Honeymooners sue over Hawaii hotel workers strike
HONOLULU (AP) — A North Carolina couple booked a luxury Hawaii hotel for more than $2,000 but wasn’t warned about that workers were on strike before they arrived for their honeymoon, they say in a class-action lawsuit.
Dr. Ovais Inamullah and Sana Khalique were charged full booking price for their five-night stay at The Royal Hawaiian Hotel in Waikiki, even though there was no housekeeping, valet parking and other services, the Honolulu Star-Advertiser reported . They arrived Oct. 29, when the strike was about to enter its fourth week.
The couple is suing on behalf of themselves and all other travelers who were guests at the affected hotels from Oct. 8, when thousands of Marriott employees on Oahu and Maui went on strike.
Those on strike work at five properties operated by Marriott. The properties are all owned by Kyo-ya Hotels and Resorts. A representative for Kyo-ya said the company wasn’t aware of the lawsuit and had no comment. Marriot didn’t respond to the newspaper’s requests for comment.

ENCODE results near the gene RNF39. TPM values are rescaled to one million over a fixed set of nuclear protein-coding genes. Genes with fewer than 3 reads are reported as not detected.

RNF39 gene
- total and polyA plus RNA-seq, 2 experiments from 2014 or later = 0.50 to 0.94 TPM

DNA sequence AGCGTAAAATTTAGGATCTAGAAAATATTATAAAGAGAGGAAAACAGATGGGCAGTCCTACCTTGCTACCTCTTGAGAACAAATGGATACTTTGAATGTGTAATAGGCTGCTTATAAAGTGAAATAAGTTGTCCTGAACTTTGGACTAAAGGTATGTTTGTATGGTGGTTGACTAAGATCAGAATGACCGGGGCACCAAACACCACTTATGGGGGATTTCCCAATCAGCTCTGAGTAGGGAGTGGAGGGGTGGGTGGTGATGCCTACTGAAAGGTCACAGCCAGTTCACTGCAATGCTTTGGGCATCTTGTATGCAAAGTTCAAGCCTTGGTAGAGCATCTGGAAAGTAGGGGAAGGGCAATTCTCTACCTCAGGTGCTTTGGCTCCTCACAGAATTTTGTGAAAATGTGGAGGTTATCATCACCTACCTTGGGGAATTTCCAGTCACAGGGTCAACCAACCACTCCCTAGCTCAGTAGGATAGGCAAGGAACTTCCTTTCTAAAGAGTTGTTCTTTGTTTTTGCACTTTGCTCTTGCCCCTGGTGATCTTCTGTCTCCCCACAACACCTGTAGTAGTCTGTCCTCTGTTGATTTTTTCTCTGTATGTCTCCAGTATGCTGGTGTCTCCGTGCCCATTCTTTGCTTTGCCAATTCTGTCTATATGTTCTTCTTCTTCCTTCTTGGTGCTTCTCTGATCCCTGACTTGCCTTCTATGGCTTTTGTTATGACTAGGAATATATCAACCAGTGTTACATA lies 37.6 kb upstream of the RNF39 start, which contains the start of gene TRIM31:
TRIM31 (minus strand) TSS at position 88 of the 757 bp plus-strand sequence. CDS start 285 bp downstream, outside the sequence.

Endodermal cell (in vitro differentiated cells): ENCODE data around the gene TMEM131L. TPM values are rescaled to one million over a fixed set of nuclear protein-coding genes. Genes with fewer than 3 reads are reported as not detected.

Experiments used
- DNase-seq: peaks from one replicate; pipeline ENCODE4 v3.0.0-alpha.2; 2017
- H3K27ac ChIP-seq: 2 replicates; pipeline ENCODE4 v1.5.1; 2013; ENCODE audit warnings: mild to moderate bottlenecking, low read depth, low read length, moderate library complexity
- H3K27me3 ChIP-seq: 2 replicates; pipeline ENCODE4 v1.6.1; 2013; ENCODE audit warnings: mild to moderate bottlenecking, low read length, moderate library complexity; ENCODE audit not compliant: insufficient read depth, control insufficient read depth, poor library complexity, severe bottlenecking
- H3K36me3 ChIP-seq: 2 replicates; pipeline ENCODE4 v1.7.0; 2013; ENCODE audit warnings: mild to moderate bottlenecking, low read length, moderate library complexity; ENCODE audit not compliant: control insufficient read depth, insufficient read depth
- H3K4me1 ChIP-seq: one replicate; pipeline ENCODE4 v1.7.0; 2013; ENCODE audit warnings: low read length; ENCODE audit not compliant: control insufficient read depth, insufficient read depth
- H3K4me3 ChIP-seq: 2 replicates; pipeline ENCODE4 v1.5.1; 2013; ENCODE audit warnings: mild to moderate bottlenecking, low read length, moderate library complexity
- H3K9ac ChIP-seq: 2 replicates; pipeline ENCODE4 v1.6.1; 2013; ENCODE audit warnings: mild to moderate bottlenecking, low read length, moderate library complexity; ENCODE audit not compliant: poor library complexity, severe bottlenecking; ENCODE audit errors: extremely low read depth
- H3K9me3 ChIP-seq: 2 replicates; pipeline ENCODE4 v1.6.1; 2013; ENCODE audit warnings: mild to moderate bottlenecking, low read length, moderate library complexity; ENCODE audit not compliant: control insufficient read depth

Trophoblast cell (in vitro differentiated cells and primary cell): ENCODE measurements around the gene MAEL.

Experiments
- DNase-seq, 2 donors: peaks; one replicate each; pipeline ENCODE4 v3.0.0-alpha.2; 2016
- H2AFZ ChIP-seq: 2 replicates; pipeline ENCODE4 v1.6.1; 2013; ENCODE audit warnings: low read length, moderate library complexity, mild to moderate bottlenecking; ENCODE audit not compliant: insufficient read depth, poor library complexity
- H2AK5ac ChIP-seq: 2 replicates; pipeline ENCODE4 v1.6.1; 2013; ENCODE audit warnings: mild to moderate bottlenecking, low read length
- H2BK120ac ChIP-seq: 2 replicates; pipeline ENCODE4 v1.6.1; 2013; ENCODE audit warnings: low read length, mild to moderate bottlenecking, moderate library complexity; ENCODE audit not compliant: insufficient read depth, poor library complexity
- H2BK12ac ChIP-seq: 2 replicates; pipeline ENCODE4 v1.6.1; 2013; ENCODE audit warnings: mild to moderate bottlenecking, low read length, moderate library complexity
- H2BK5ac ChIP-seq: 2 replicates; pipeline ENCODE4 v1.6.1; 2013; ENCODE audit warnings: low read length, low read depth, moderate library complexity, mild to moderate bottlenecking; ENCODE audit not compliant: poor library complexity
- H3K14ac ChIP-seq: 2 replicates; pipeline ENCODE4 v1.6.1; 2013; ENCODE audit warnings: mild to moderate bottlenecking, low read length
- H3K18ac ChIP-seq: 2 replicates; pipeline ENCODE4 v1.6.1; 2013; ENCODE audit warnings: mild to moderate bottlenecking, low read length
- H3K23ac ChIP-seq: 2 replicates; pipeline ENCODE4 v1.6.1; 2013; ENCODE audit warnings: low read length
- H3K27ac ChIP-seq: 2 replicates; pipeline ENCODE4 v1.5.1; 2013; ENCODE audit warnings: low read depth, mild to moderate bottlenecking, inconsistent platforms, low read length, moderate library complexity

Kyo-ya owns The Royal Hawaiian, Moana Surfrider, Sheraton Waikiki, Sheraton Princess Kaiulani, and Sheraton Maui Resort & Spa.
“By charging full prices without telling people that they won’t get all of the services, these hotels are taking consumers’ hard-earned money under false pretenses,” said Honolulu attorney Bridget G. Morgan, who filed the lawsuit Thursday.
Unite Here Local 5 union leaders have said workers need to be paid enough so they only need one job to support themselves.
“It’s going very well and spirits are high,” Local 5 spokesman Ikaika Hussey said of Thursday’s bargaining.
Information from: Honolulu Star-Advertiser, http://www.staradvertiser.com